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A Dweller on Two Planets, by by Phylos the Thibetan (Frederick S. Oliver), [1894], at



On leaving my farm home that morning, I had told my mother all that had transpired, and said that she should have an escort to the palace, whither, after my recent change of fortune, I expected her to go and live, in accordance with the instructions of Menax.

What an anomalous position was this. Here was I, son by adoption of one of the Imperial Princes, and by virtue of being recognized brother of his daughter, Anzimee, I was a nephew of my sister's uncle, Rai Gwauxln. Yet my mother. was not related to any of these royalties, and had seen none of them, except the Rai, often enough to enable her to be sure of recognition should she meet them again. But I rejoiced when I thought of the opportunities she would presently have of more intimate acquaintanceship.

Having sent the promised excort for her, what was my surprise on returning to the palace, at learning from my father that instead of coming she had sent a message in writing. I hastily broke the seal and read, in her fine Poseidic chirography, the simple command:

"Zailm, come to me.


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I went. Somehow an icy feeling of apprehension was about my heart, a presentiment of something harrowing. When I arrived at the house, my mother, looking, as I thought, rather pale, said:

"My son, I cannot go to the palace. I have no desire to do so. I am overjoyed at thy success in life; live then, in thy high place. I may not go with thee. Thou art easy in the midst of noble society, I could never be so. Perhaps thou wilt say that for me thou wilt give it up and remain with me. Do not do so. Lest thou feel thus, it is best that thou shouldst endure the pain of knowledge now rather than hereafter. Listen: I have cared for thee during the years of infancy and boyhood, and seen thee arrive at man's estate. Thou needest not this care now. I will go back to the home of the mountains."

"Mother, talk not so!" I interrupted.

"Hear me through, Zailm! I will go back to the mountains with my husband, he whom thou knowest not, a good man, a lover ere I married thy father, and whom, having wedded this morning, the notice of it hath doubtless by this time been published abroad. An Incala who came past very opportunely, performed the simple ceremony. My other husband, thy father, I loved not, but did detest, for it was a marriage arranged by my parents against my will, but alas! with my consent, fool that I was to give it! Thou art the fruit of that union, and to me came unwished. For thy father was disliked, abhorred, but dying, left you heritor, not of my dislike, that were too unjust, but, must I say it?--an object of indifference. I have not been a lacking mother, for, as a matter of pride, I concealed my feelings. In a way I even love thee; I love my friends; 'tis nothing deeper. I have now to bid thee good-bye, having said which it is necessary to--"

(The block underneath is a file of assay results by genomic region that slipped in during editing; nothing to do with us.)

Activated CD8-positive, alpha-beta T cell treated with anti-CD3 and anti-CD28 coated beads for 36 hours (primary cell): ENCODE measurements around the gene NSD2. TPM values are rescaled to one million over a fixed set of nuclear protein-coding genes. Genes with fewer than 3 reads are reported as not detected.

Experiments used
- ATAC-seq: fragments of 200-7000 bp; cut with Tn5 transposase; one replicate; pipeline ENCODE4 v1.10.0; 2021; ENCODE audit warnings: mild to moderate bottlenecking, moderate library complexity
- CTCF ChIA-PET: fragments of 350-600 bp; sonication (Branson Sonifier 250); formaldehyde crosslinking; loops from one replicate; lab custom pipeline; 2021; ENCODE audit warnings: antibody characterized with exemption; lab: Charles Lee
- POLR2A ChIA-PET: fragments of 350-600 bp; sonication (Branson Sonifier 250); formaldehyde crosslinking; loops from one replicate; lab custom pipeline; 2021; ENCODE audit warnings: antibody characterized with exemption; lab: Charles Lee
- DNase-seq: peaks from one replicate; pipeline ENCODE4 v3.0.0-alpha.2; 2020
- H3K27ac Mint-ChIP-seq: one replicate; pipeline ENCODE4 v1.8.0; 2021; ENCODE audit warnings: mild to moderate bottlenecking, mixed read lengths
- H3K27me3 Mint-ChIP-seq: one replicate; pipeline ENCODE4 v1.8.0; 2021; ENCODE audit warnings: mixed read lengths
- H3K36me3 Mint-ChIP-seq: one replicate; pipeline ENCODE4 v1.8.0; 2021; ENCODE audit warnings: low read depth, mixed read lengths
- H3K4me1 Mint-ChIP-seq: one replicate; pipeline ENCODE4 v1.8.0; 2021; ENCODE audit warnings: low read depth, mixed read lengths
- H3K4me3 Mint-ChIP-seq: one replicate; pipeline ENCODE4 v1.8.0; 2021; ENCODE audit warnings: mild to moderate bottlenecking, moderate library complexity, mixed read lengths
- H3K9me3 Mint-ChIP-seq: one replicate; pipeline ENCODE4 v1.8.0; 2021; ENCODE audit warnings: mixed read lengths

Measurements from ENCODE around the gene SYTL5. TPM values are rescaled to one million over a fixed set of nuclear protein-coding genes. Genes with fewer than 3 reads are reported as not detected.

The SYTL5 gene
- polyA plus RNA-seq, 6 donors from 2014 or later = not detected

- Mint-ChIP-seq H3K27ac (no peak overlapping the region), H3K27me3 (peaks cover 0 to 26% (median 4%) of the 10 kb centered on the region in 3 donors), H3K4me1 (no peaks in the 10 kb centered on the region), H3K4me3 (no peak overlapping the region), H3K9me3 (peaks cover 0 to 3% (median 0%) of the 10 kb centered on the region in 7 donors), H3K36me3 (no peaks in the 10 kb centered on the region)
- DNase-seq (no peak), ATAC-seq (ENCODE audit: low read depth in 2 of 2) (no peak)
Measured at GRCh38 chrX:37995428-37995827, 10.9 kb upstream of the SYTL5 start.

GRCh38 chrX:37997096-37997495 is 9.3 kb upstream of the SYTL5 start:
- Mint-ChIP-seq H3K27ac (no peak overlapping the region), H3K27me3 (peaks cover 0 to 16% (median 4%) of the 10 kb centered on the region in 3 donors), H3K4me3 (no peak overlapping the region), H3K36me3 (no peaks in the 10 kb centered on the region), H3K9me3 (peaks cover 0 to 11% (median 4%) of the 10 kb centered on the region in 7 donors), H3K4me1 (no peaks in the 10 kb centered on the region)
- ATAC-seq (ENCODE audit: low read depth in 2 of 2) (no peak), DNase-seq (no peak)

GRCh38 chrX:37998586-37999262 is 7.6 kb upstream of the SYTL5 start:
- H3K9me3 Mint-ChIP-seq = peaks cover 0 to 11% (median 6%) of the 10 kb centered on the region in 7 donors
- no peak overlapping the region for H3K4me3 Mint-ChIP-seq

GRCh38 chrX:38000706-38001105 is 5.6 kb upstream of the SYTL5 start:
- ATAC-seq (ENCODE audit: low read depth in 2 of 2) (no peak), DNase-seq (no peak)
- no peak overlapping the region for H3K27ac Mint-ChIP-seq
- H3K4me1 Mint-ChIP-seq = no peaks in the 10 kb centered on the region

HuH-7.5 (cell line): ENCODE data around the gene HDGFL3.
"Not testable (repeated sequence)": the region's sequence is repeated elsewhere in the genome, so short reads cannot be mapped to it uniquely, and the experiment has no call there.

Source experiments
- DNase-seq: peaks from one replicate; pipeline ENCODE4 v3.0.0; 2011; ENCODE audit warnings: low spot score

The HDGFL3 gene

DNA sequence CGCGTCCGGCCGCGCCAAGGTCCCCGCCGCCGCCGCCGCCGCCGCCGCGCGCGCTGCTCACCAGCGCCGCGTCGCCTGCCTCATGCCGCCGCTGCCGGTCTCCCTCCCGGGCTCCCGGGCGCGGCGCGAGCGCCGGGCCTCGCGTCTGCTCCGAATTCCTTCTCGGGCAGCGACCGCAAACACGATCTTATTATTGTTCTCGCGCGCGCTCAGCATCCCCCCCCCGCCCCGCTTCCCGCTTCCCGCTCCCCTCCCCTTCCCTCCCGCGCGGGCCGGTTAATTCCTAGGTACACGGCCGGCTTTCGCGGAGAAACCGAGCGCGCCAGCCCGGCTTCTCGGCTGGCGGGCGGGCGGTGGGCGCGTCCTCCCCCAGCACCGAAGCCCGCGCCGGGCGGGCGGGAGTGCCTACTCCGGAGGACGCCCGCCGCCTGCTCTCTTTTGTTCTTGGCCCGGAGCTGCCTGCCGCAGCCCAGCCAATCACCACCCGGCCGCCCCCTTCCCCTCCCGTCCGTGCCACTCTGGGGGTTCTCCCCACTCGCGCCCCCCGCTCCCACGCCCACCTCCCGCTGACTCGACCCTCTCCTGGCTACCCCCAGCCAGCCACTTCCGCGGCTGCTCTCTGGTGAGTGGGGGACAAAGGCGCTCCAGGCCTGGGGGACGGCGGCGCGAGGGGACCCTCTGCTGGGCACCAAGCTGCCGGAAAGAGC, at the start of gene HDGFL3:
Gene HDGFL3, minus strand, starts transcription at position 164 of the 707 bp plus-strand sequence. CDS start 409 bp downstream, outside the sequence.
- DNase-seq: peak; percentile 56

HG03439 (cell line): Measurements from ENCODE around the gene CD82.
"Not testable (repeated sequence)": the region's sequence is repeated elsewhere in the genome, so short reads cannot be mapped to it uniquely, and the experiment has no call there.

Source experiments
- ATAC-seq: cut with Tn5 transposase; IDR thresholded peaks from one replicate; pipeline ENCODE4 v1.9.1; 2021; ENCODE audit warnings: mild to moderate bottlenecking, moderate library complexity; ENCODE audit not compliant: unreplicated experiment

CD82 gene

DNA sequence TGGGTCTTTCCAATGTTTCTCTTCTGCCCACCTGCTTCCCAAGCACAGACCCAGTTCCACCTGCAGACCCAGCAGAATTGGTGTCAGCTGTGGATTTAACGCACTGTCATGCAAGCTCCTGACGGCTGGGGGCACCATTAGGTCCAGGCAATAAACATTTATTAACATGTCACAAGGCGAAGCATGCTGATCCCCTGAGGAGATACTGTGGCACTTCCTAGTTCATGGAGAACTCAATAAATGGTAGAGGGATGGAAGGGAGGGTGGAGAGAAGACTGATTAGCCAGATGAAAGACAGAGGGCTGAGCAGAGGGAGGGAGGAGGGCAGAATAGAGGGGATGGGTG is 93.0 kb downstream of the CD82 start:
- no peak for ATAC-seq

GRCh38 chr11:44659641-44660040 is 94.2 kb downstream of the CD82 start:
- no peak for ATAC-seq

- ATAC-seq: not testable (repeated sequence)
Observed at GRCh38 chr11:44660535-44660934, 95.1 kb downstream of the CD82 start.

I heard no more, for I had fallen unconscious upon the floor. Was this the mother I had idolized? For whom I had striven so hard in the earlier years and later, in Caiphul, ere a new object to work for arose and led me thenceforth with greater

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determination in the form of a double ideal, love of mother and love of Anzimee" O Incal! My God! O my God!

At last I came out of the horrid dream into which, without regaining consciousness after my swoon, I had passed, a heated nightmare of brain fever.


As I uttered the loved word, Astika Menax, who sat by my bedside, turned away, his eyes brimming with tears.

"Nay, Zailm, be not troubled! Thou hast been ill near unto death with brain fever these two weeks. I will tell thee all, to-morrow, perhaps. Thou camest very close to going to await me in the Shadowy Land; but not long wouldst thou have had to wait, my light, for it would have been but a little while ere I rejoined thee, lad!"

The story is not long. My mother, being told that good care should aid her in nursing me, said that she would not remain at all, as she doubted not that the skilled care of Menax's private physician could do as well, or better, for me than she. Wherefore she had gone with her husband to their mountain home. From the hour in which Menax told me this, at the cost of much pain to himself, the subject was dropped, and never again referred to by any one.

Once, when I went near to the place of my birth, and sent a messenger to ask if I was welcome, he came back to my vailx and said that a man met him at the door. To him the message was given, and he said: "Say to thy master that my wife bids him come." I went, but could see that she would rather I had not come. She gave me her hand, but did not offer to kiss me, as a mother is wont to do. Her manner--but spare me details of this last meeting and last time I ever saw my Poseid mother. She acted wisely in not going to the palace, constituted as she was; it is a painful subject; let it be dropped.